is a problem for many people. It makes standing and even walking around for long periods of time very
uncomfortable. Several different conditions can lead to uncomfortable heels, but the most common culprit is plantar fasciitis. This is the inflammation and swelling of the plantar fascia, a tendon
that runs along the sole of your foot and attaches to the bottom of the calcaneus, or heel bone. Repeated hard impacts or strain from overuse causes micro-tears to develop in the tendon, irritating
it. The minor damage compounds over time and causes the tissue to swell and tighten, painfully pulling on the heel bone.
While heel pain has many causes, it is usually the result of faulty biomechanics (abnormalities in the way we walk). This can place too much stress on the heel bone and the soft tissues attached to
it. The stress may also result from injury, or a bruise incurred while walking, running or jumping on hard surfaces; wearing poorly constructed footwear; or being significantly overweight. Systemic
diseases such as arthritis and diabetes can also contribute to heel pain. A common cause of heel pain is the heel spur, a bony growth under the heel bone. There are no visible features on the heel,
but a deep painful spot can be found in or around the middle of the sole of the heel (see diagram). Approximately 10 per cent of the population may have heel spurs without any pain. Heel spurs result
from strain on the muscles of the foot. This may result from biomechanical imbalance, a condition occurring in many people. Both heel pain and heel spurs are frequently associated with an
inflammation of the long band of tissue that connects the heel and the ball of the foot. The inflammation of this arch area is called plantar fasciitis. The inflammation may be aggravated by shoes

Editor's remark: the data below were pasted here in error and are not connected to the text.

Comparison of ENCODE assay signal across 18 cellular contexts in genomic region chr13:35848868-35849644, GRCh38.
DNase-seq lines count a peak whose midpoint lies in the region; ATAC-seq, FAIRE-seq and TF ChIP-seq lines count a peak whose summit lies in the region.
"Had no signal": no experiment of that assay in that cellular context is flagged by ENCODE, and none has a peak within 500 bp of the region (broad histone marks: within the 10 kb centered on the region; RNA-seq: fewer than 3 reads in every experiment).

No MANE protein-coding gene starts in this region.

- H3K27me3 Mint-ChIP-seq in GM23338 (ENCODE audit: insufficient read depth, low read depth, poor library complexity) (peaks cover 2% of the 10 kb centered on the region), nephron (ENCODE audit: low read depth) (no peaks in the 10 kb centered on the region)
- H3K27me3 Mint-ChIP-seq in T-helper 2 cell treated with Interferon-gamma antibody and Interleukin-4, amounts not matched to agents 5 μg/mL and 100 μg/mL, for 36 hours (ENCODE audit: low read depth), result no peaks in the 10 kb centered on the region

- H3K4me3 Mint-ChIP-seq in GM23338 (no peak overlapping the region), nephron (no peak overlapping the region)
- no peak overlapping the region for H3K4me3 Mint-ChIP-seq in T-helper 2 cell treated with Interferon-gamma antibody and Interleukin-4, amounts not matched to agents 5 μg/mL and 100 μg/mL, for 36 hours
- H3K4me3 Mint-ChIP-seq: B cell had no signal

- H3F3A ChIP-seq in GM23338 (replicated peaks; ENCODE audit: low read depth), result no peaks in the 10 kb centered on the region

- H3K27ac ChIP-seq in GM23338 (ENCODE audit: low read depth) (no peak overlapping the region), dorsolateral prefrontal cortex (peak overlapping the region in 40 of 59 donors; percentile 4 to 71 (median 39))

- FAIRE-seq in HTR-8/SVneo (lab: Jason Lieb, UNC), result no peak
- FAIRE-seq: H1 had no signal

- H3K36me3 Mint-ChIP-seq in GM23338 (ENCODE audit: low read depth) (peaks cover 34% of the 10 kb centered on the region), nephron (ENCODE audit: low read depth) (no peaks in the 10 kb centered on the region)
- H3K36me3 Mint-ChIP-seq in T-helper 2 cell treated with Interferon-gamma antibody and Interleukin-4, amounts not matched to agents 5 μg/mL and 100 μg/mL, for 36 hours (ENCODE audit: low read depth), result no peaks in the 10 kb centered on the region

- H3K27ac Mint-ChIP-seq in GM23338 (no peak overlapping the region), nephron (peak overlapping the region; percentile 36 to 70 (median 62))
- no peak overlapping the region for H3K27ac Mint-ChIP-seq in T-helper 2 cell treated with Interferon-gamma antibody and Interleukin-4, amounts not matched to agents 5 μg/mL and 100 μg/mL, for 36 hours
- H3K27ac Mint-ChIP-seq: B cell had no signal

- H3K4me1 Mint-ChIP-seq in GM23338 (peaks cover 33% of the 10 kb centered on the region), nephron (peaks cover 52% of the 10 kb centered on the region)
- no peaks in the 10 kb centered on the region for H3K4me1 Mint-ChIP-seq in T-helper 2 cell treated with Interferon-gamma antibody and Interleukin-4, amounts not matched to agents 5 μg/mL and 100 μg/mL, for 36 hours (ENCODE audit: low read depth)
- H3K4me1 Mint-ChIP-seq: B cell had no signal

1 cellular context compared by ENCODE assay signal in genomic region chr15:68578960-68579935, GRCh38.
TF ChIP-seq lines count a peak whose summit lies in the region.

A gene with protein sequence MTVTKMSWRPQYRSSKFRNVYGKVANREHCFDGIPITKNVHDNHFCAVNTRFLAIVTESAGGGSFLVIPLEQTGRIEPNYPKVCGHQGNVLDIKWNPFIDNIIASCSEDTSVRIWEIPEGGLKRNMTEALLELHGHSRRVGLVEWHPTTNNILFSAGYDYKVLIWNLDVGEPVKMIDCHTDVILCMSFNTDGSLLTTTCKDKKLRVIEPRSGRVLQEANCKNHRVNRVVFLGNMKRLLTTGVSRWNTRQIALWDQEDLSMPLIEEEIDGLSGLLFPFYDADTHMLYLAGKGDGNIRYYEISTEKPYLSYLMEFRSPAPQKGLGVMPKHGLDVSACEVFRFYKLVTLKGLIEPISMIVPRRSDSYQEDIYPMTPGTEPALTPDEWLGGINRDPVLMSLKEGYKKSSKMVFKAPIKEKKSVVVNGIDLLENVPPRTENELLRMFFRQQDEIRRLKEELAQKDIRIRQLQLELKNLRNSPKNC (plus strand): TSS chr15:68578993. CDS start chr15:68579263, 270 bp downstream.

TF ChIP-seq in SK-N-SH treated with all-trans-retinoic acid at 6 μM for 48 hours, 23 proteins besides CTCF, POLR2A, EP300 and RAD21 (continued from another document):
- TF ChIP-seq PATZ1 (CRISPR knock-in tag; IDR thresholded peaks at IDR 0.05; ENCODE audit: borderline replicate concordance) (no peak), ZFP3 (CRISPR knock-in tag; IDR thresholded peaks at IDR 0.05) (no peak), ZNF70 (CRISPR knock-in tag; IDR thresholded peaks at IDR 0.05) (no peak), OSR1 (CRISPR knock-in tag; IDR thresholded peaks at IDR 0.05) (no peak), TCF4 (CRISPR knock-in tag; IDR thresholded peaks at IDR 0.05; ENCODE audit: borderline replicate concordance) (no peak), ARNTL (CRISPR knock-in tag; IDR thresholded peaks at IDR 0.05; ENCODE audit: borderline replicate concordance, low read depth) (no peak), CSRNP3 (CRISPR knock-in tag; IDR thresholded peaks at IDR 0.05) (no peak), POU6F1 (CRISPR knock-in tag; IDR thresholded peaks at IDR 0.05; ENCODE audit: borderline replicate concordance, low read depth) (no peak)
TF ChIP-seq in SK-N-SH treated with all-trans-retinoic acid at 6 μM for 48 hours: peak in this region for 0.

that lack appropriate support, especially in the arch area, and by the chronic irritation that sometimes accompanies an athletic lifestyle.Excessive rolling in of the feet when walking. An inflamed
bursa (bursitis), a small, irritated sack of fluid at the back of the heel. A neuroma (a nerve growth). Other soft-tissue growths. Heel bumps or ?pump bumps?, a bone enlargement at the back of the
heel bone. Bruises or stress fractures to the heel bone.
Both heel pain and heel spurs are frequently associated with an inflammation of the long band of tissue that connects the heel and the ball of the foot. The inflammation of this arch area is called
plantar fasciitis. The inflammation maybe aggravated by shoes that lack appropriate support and by the chronic irritation that sometimes accompanies an athletic lifestyle. Achilles Tendinopathy, Pain
and inflammation of the tendon at the back of the heel that connects the calf muscle to the foot. Sever?s, Often found in children between the ages of 8 - 13 years and is an inflammation of the
calcaneal epiphyseal plate (growth plate) in the back of the heel. Bursitis, An inflamed bursa is a small irritated sack of fluid at the back of the heel. Other types of heel pain include soft tissue
growths, Haglunds deformity (bone enlargement at the back of the heel), bruises or stress fractures and possible nerve entrapment.
The diagnosis of heel pain and heel spurs is made by a through history of the course of the condition and by physical exam. Weight bearing x-rays are useful in determining if a heel spur is present